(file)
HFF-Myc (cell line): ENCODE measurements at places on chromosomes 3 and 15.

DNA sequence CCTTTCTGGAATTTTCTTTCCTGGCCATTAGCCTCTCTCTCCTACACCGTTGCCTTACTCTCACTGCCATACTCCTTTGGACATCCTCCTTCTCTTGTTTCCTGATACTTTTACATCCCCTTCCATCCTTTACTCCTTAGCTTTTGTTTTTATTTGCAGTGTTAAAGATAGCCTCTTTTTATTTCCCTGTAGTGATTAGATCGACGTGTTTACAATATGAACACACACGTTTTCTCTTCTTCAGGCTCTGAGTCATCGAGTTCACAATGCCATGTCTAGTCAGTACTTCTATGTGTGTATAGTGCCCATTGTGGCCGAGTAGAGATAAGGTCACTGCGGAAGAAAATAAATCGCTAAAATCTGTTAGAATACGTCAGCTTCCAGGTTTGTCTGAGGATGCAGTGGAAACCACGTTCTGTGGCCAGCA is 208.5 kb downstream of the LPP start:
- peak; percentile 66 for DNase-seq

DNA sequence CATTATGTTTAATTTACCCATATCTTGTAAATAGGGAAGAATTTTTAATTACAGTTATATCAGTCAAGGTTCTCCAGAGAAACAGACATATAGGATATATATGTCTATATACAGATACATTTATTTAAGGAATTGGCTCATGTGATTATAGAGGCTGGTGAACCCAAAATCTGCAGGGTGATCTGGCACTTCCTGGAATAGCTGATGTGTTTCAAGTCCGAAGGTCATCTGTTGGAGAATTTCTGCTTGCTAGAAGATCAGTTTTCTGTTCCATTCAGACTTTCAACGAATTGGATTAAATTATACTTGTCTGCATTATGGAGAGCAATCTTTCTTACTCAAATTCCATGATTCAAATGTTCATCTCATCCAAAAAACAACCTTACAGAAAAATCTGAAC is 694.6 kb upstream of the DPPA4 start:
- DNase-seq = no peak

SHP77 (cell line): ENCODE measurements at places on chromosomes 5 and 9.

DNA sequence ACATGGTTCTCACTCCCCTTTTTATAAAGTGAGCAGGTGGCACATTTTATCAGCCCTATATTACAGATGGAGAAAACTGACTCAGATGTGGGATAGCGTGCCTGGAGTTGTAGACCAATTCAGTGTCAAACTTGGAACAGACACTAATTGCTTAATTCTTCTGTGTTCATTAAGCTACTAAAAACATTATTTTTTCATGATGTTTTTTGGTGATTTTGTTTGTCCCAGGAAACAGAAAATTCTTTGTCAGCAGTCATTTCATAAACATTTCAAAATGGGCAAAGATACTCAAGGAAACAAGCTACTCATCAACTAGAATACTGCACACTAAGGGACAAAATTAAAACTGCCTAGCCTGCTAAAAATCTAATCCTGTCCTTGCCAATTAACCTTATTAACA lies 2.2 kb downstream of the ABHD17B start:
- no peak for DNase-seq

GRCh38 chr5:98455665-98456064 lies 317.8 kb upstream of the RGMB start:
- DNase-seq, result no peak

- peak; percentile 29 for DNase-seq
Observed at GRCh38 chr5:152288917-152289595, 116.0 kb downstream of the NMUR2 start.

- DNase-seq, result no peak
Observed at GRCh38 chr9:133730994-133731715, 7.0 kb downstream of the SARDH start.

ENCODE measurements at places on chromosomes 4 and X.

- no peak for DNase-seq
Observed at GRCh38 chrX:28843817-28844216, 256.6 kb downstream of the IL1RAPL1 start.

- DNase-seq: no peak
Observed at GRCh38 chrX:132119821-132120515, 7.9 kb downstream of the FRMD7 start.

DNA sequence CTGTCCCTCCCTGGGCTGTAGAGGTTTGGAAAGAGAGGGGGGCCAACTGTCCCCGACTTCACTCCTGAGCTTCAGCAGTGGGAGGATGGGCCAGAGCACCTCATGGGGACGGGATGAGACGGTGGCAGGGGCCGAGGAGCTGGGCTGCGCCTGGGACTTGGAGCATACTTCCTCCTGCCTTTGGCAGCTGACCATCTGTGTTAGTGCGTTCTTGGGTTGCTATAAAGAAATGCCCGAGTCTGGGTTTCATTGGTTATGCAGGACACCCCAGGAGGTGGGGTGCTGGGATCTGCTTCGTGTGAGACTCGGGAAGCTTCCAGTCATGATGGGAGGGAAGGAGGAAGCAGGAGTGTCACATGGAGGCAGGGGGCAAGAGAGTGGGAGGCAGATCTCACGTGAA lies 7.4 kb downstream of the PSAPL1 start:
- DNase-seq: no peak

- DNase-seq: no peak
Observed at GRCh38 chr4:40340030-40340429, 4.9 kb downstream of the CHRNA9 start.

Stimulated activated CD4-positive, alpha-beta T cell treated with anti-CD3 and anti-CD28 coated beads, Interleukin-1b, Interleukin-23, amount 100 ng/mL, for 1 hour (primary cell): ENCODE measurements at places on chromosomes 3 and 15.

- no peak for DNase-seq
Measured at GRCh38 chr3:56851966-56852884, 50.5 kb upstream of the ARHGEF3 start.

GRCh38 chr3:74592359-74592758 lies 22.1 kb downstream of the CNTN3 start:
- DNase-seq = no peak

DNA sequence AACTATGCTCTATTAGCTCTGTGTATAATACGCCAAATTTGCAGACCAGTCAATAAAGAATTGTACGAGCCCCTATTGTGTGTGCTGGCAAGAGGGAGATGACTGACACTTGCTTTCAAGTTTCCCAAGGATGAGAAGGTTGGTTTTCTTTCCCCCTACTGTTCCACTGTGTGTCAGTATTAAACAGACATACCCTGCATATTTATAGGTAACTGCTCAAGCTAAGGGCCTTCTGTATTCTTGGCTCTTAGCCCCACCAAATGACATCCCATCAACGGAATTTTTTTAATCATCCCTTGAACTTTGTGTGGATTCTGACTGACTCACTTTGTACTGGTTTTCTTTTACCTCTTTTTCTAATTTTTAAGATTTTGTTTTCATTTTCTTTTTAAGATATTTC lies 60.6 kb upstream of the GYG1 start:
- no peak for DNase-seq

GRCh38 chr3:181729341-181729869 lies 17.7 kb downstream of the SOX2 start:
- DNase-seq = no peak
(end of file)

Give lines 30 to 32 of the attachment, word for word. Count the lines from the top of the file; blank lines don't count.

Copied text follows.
- no peak for DNase-seq

GRCh38 chr3:181729341-181729869 lies 17.7 kb downstream of the SOX2 start:
- DNase-seq = no peak